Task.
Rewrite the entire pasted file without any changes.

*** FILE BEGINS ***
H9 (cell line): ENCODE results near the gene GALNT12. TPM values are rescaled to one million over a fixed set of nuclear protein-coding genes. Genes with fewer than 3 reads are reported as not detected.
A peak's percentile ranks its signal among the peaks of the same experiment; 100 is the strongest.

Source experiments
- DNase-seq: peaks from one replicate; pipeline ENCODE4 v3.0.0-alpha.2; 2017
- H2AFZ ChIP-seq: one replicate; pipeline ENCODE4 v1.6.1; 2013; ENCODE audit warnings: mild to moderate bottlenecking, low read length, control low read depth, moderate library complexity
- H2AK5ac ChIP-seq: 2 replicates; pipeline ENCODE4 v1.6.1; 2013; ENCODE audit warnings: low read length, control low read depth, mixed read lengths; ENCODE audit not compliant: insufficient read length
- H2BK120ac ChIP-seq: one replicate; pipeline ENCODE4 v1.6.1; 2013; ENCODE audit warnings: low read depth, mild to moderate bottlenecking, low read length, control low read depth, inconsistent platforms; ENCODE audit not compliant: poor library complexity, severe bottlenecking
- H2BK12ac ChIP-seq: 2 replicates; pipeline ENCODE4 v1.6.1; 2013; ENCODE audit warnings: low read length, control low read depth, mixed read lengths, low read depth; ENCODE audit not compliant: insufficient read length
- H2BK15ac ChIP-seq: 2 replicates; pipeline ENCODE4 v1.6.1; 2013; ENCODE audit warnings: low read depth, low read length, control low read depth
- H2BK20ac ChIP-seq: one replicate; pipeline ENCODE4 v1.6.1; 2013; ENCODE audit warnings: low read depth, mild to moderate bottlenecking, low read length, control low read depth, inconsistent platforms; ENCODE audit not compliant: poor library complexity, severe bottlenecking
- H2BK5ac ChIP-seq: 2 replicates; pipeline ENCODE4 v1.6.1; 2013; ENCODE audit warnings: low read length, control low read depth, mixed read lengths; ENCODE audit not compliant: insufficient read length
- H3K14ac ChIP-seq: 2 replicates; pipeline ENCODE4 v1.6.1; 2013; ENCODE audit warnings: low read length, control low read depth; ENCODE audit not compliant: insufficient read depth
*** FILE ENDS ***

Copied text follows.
H9 (cell line): ENCODE results near the gene GALNT12. TPM values are rescaled to one million over a fixed set of nuclear protein-coding genes. Genes with fewer than 3 reads are reported as not detected.
A peak's percentile ranks its signal among the peaks of the same experiment; 100 is the strongest.

Source experiments
- DNase-seq: peaks from one replicate; pipeline ENCODE4 v3.0.0-alpha.2; 2017
- H2AFZ ChIP-seq: one replicate; pipeline ENCODE4 v1.6.1; 2013; ENCODE audit warnings: mild to moderate bottlenecking, low read length, control low read depth, moderate library complexity
- H2AK5ac ChIP-seq: 2 replicates; pipeline ENCODE4 v1.6.1; 2013; ENCODE audit warnings: low read length, control low read depth, mixed read lengths; ENCODE audit not compliant: insufficient read length
- H2BK120ac ChIP-seq: one replicate; pipeline ENCODE4 v1.6.1; 2013; ENCODE audit warnings: low read depth, mild to moderate bottlenecking, low read length, control low read depth, inconsistent platforms; ENCODE audit not compliant: poor library complexity, severe bottlenecking
- H2BK12ac ChIP-seq: 2 replicates; pipeline ENCODE4 v1.6.1; 2013; ENCODE audit warnings: low read length, control low read depth, mixed read lengths, low read depth; ENCODE audit not compliant: insufficient read length
- H2BK15ac ChIP-seq: 2 replicates; pipeline ENCODE4 v1.6.1; 2013; ENCODE audit warnings: low read depth, low read length, control low read depth
- H2BK20ac ChIP-seq: one replicate; pipeline ENCODE4 v1.6.1; 2013; ENCODE audit warnings: low read depth, mild to moderate bottlenecking, low read length, control low read depth, inconsistent platforms; ENCODE audit not compliant: poor library complexity, severe bottlenecking
- H2BK5ac ChIP-seq: 2 replicates; pipeline ENCODE4 v1.6.1; 2013; ENCODE audit warnings: low read length, control low read depth, mixed read lengths; ENCODE audit not compliant: insufficient read length
- H3K14ac ChIP-seq: 2 replicates; pipeline ENCODE4 v1.6.1; 2013; ENCODE audit warnings: low read length, control low read depth; ENCODE audit not compliant: insufficient read depth